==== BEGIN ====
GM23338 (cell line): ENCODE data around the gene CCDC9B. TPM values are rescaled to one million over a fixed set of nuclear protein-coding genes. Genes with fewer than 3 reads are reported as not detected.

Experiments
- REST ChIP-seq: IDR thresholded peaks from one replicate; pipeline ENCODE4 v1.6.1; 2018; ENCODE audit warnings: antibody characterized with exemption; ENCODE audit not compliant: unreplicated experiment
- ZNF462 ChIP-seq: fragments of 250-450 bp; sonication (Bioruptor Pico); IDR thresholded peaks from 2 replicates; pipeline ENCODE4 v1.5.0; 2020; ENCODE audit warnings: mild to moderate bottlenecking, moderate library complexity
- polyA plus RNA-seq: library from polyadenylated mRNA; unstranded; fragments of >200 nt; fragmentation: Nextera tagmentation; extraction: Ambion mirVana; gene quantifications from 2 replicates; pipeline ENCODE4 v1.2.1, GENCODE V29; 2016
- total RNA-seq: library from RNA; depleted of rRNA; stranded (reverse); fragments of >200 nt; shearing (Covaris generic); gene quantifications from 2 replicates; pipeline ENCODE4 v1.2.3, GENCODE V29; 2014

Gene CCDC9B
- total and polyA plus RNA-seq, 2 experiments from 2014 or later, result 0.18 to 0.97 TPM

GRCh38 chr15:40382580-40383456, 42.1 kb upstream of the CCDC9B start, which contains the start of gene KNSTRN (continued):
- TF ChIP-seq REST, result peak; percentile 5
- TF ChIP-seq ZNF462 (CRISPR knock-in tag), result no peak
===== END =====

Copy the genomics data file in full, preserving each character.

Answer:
GM23338 (cell line): ENCODE data around the gene CCDC9B. TPM values are rescaled to one million over a fixed set of nuclear protein-coding genes. Genes with fewer than 3 reads are reported as not detected.

Experiments
- REST ChIP-seq: IDR thresholded peaks from one replicate; pipeline ENCODE4 v1.6.1; 2018; ENCODE audit warnings: antibody characterized with exemption; ENCODE audit not compliant: unreplicated experiment
- ZNF462 ChIP-seq: fragments of 250-450 bp; sonication (Bioruptor Pico); IDR thresholded peaks from 2 replicates; pipeline ENCODE4 v1.5.0; 2020; ENCODE audit warnings: mild to moderate bottlenecking, moderate library complexity
- polyA plus RNA-seq: library from polyadenylated mRNA; unstranded; fragments of >200 nt; fragmentation: Nextera tagmentation; extraction: Ambion mirVana; gene quantifications from 2 replicates; pipeline ENCODE4 v1.2.1, GENCODE V29; 2016
- total RNA-seq: library from RNA; depleted of rRNA; stranded (reverse); fragments of >200 nt; shearing (Covaris generic); gene quantifications from 2 replicates; pipeline ENCODE4 v1.2.3, GENCODE V29; 2014

Gene CCDC9B
- total and polyA plus RNA-seq, 2 experiments from 2014 or later, result 0.18 to 0.97 TPM

GRCh38 chr15:40382580-40383456, 42.1 kb upstream of the CCDC9B start, which contains the start of gene KNSTRN (continued):
- TF ChIP-seq REST, result peak; percentile 5
- TF ChIP-seq ZNF462 (CRISPR knock-in tag), result no peak